Though there has yet to be a single musician or band that can act as a succinct exemplar of Baltimore's sound, Thank You's latest album, Golden Worry, may come closest to summarizing the vibe, spirit, and sonic sensations that have made Baltimore's underground community what it is today.
When Baltimore became home to the alternative music scene to talk about, the eclectic collective of musical talent posed a bit of a problem to journalists. Namely, how to describe the scene and sound. All the underground and independent musical movements in America's recent past had a mess of bands that shared sonic sensibilities. There was Seattle's grunge scene, Chicago's industrial sound -- every sub-genre of hip-hop from juke to bounce had a distinct hometown flavor. Even closer to Baltimore, a quick drive south on I-95 brings one to D.C.: despite the sea changes and evolutions in D.C.'s punk scene, folks could still pinpoint a "D.C. sound", no matter the year or decade.
And then Baltimore had to go and mess all that up. Dan Deacon, the Baltimore scene's iconic ringleader, creates jarring, complex electronic music that sounds nothing like the minimalist, guttural tones of post-punkers Double Dagger. The sensual ambiance of Beach House's folky tunes doesn't really mesh well with hip-hop noiseniks Food For Animals. Ditto for the cutesy, stark anti-folk of Santa Dads and the spastic, schizophrenic tunes by the Death Set. Wzt Hearts and Future Islands? Kind of different. Same with Teeth Mountain and Ponytail. Same with Ecstatic Sunshine and Lexie Mountain Boys.
The diverse array of sounds has defined Baltimore as the kind of open-to-all-possibilities sanctuary that the musical community there no doubt cherishes. Though there has yet to be a single musician or band that can act as a succinct exemplar of Baltimore's sound, Thank You's latest album, Golden Worry, may come closest to summarizing the vibe, spirit and sonic sensations that have made Baltimore's underground community what it is today.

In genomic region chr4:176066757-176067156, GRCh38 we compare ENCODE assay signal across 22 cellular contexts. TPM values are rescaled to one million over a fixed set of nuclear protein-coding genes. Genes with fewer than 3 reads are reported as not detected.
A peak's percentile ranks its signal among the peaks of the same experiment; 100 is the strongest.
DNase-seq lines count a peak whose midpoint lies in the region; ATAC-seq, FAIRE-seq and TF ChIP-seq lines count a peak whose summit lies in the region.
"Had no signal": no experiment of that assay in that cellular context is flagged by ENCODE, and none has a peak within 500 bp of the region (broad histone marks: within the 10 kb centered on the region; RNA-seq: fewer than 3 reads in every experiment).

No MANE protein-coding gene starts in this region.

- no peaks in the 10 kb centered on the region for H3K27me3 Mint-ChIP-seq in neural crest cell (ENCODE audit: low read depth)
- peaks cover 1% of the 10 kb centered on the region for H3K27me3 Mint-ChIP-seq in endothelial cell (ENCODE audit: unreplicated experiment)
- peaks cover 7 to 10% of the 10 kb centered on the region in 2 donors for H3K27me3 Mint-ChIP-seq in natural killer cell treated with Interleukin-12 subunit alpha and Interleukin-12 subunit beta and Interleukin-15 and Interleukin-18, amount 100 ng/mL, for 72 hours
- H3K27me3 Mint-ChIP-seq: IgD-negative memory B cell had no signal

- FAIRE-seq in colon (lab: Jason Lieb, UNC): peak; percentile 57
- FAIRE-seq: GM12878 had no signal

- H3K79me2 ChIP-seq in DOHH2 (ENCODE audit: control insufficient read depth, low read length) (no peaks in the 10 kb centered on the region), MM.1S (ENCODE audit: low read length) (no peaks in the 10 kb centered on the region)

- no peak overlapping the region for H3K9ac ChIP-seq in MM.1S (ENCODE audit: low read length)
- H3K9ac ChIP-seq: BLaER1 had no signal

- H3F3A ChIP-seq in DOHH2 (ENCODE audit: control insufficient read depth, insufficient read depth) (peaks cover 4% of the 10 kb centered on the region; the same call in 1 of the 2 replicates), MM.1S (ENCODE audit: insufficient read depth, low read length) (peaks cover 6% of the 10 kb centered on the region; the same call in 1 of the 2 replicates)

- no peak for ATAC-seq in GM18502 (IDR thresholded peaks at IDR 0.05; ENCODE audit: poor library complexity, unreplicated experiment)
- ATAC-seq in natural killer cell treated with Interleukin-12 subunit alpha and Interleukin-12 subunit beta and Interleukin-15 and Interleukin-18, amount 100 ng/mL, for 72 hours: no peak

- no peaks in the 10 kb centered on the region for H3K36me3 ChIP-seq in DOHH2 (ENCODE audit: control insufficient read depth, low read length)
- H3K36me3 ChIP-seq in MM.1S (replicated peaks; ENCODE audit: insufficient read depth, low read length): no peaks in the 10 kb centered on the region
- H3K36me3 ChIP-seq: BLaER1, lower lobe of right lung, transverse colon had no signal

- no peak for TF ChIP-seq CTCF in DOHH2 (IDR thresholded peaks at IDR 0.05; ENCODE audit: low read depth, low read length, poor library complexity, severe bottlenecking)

The trio's third full-length sees the band expanding their sound beyond the high-octane post-punk affair that caused folks to compare Thank You to the equally cathartic art-punk act Ponytail. Yes, their frenetic, guitar-happy sound is alive and well. That sound just happens to be treated like clay on Golden Worry: it's mashed and smashed, molded and folded with a new set of tools, thrown into the kiln for a good bit of warmth, and then covered in an array of exquisite colors.
The band's brought in a mess of tools for shaping the album, which the album's press release is happy to advertise: the guys use a harmonica, Fender Twin Reverb amps, a jaw harp, a mini-Moog, '60s Vox organs, and a sampler. Shiny new tools don't always improve a sound, but fortunately Thank You's Jeffrey McGrath, Michael Bouyoucas and Emmanuel Nicolaidis know their way around a good song.
The result is an unfortunately all-too short album that deftly and smartly balances frenzied punk, aural ambience and a little bit of pop friendliness. Tunes like "Birth Reunion" show that the band can handle light, airy sounds with grace, only to transform it with a wave of kinetic, jagged post-punk for a thrilling listen. On Golden Worry, Thank You borrowed sonic ideas from other beloved Baltimore acts, ran with it, and produced an album that's a great representation of the band and its city.
Sure, it may not sound like a strict amalgamation of all of Baltimore's finest. But, who would want that? Such an overt concept would be nothing but messy and dysfunctional. Fortunately, the six songs on Golden Worry are only messy when they need to be.